Stitch ‘N Bitch Crochet: The Happy Hooker
Debbie Stoller
★★★★★

Written in the author’s cheeky chick style, this heavily illustrated book is chock-full of instruction, inspiration, and to-die-for designs.

Debbie does crochet! Debbie Stoller, the “knitting superstar,” has been leading an entire movement of hip young knitters with her New York Times bestseller Stitch ’n Bitch and its follow-up, Stitch ’n Bitch Nation, together with over 521,000 copies in print. But guess what? For every one knitter in the world there are three crocheters—which translates into millions of hip, crafty, 18- to 35-year-olds ready to be happy hookers with Stitch ’n Bitch attitude, sexiness, ingenuity, and cool.

For knitters and new crafters exploring the hook comes the primer: the advantages of crochet and the ways in which knitters (and nonknitters) benefit by learning this sister craft; a discussion of tools; all the cool yarns available, and what the different gauges mean; plus basic techniques and stitch patterns—including the chain stitch, picot, flowers, filet crochet, changing yarns, and finishing. Then come 40 fabulous, funky projects—the kind that make Stitch ’n Bitch rule—for crocheters: Pom Pom Capelet, Retro Clutch Purse, Anarchy Irony Hat, Ms. Pac Man Change Purses, Doris Daymat, Va-Va-Va Voom Bikini, Animal I-Pod Cozies, Kid’s Sock Monkey Poncho.

No, these aren’t your grandma’s doilies.

. . . . . . . . . .

This was the very first crochet book that I purchased after learning to crochet almost 15 years ago. I was still trying to master the single crochet, so many of these projects seemed way out of my league, but they really weren’t. They are all truly made for beginners.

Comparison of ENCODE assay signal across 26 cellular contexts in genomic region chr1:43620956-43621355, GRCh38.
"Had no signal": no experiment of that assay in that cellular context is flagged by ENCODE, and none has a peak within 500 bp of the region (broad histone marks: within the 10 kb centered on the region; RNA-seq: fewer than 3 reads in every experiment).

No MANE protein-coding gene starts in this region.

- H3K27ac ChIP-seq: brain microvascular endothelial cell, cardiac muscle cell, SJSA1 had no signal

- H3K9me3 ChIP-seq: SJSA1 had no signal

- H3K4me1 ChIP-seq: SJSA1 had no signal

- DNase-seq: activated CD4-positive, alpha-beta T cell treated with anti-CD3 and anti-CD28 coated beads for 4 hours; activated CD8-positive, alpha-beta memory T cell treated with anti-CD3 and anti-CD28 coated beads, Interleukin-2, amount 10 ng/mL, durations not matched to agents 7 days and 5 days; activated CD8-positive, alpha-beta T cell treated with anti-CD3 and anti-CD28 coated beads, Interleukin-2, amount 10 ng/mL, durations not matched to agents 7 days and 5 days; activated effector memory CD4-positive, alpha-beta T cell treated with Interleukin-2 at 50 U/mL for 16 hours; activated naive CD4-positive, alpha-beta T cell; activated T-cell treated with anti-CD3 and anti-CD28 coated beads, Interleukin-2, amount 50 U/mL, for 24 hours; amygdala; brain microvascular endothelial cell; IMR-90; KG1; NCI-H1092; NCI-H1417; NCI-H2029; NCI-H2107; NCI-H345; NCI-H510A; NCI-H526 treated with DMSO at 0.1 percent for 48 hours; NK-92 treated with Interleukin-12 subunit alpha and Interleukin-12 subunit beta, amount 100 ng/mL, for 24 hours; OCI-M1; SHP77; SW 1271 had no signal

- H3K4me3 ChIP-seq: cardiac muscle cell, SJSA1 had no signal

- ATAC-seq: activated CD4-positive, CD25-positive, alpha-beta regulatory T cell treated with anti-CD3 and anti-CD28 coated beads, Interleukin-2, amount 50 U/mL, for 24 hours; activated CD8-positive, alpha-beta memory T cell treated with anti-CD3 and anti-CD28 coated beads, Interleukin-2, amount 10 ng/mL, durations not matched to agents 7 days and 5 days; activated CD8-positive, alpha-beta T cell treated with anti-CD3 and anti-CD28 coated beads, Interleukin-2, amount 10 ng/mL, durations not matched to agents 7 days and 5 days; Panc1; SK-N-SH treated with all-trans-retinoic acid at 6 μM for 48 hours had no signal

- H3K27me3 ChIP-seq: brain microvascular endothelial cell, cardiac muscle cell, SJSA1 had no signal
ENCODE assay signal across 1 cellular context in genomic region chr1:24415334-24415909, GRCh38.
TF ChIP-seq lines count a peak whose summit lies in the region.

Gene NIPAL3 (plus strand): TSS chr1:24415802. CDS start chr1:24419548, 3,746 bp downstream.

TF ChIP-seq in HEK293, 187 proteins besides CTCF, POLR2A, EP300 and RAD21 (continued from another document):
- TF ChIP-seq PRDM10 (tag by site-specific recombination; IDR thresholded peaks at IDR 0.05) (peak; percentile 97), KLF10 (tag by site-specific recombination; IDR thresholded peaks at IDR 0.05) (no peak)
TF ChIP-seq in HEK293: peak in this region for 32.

The book is pretty large (294 pages), especially for a craft book. It is set up with two parts: Part 1 explains how to crochet and Part 2 features the patterns.

The first two chapters give you a little background into crocheting, with a chapter on supplies, choosing a crochet hook, and different yarn weights. Chapter 3 explains the basic crochet stitches (chain, slip, and single crochet).

Chapters 4–6 explain more advanced stitches and techniques (half double, double, increasing, decreasing, etc.). The stitch instructions come complete with illustrations along with explanations on each stitch. I am a very visual crafter, so I liked that a lot.

Chapters 7 & 8 explain creating images in crochet by using filet and tapestry crochet and sewing together and blocking your finished pieces.

Part 2 begins with how to read a pattern and includes both an abbreviation list and stitch key.

The patterns are very basic, which makes this a great book for a beginner. Some of the patterns, include scarves, shawls, hats, purses, sweaters, and blankets. My two favorite patterns are the One-Skein Scarf and Skullholders. I did notice in the summary that a pattern for Ms. Pac Man Change Purses is mentioned. That pattern must have been deleted from my edition, because my book doesn’t include it. Too bad, because as a huge ’80s fan that sounds like something I would make!

I really love this book and still use it all of these years later. I give it five out of five stars! I would highly recommend this book if you are a beginner and looking for a few simple, yet fun patterns, or if you are a seasoned crocheter just looking for some easy projects. If you are looking for more intricate and advanced patterns, you might want to pass.

Leave a Reply

Fill in your details below or click an icon to log in:

WordPress.com Logo

You are commenting using your WordPress.com account. Log Out /  Change )

Google photo

You are commenting using your Google account. Log Out /  Change )

Twitter picture

You are commenting using your Twitter account. Log Out /  Change )

Facebook photo

You are commenting using your Facebook account. Log Out /  Change )

Connecting to %s